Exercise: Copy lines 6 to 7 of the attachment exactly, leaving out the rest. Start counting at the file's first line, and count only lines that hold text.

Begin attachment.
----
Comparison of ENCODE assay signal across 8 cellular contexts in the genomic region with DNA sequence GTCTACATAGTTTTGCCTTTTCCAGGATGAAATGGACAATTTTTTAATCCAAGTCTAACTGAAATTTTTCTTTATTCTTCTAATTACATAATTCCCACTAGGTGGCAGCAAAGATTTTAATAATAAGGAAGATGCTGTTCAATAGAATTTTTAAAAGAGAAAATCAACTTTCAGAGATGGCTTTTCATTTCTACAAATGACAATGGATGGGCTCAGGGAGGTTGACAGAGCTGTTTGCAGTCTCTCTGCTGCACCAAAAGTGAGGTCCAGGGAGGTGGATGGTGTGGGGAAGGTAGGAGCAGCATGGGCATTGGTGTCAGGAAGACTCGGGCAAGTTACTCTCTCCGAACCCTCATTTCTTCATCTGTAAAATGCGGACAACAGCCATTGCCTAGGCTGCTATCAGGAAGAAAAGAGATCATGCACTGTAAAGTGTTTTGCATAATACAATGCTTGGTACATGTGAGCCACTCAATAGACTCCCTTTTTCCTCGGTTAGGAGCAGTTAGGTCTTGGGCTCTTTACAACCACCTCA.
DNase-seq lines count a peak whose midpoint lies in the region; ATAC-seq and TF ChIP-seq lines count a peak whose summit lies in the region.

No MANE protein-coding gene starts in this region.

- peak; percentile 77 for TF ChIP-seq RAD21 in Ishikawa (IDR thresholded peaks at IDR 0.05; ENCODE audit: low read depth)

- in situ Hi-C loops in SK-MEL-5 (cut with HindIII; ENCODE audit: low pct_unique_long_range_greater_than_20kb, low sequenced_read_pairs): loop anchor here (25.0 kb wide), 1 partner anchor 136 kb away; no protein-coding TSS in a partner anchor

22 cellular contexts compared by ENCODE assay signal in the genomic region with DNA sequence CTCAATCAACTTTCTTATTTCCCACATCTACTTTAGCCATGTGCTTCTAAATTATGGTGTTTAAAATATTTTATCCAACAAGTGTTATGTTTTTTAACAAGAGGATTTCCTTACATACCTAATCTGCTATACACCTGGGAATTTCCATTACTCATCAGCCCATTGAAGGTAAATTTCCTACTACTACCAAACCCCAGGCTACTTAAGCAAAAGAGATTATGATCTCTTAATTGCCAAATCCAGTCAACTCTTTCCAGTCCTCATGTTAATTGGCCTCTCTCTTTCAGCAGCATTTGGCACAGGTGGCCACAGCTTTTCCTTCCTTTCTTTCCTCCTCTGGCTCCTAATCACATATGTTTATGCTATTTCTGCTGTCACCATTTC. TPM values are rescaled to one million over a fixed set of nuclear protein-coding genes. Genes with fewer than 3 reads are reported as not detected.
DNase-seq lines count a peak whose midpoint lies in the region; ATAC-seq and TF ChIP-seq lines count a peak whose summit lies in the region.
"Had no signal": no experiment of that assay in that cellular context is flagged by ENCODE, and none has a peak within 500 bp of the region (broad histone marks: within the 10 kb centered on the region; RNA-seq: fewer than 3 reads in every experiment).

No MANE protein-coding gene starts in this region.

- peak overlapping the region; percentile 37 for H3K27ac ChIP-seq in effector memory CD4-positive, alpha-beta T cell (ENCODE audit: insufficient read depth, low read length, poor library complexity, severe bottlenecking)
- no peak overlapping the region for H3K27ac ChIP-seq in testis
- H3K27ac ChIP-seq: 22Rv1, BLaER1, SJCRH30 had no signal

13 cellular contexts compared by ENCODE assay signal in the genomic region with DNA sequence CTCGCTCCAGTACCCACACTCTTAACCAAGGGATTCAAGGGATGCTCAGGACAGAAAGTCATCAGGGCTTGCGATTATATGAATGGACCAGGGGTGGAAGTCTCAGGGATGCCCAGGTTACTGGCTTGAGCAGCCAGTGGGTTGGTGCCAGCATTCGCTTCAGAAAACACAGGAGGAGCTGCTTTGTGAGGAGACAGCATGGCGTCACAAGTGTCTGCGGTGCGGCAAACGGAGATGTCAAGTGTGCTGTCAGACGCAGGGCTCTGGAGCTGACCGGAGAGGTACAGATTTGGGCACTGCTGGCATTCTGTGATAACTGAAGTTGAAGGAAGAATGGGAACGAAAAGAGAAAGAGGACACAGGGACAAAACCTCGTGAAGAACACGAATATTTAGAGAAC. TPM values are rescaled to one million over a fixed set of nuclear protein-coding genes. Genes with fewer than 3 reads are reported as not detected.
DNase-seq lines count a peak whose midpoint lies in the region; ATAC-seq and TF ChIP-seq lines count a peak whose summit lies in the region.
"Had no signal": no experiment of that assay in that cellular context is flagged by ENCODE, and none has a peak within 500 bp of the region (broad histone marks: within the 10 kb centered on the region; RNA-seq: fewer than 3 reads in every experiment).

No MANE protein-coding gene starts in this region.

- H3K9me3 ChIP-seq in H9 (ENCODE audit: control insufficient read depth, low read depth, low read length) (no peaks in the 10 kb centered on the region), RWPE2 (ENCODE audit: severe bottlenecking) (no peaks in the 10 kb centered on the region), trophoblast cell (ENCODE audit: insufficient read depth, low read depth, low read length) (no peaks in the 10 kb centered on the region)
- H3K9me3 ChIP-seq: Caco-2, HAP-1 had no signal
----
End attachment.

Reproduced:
22 cellular contexts compared by ENCODE assay signal in the genomic region with DNA sequence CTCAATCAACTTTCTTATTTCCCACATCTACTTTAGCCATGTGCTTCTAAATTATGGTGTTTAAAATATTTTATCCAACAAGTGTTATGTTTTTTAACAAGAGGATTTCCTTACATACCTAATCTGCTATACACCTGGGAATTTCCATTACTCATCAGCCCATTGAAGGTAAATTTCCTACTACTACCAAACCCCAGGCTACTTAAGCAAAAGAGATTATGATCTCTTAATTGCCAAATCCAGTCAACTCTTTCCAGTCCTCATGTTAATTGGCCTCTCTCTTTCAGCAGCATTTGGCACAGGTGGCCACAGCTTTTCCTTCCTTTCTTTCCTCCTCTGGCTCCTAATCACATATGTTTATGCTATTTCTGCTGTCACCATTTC. TPM values are rescaled to one million over a fixed set of nuclear protein-coding genes. Genes with fewer than 3 reads are reported as not detected.
DNase-seq lines count a peak whose midpoint lies in the region; ATAC-seq and TF ChIP-seq lines count a peak whose summit lies in the region.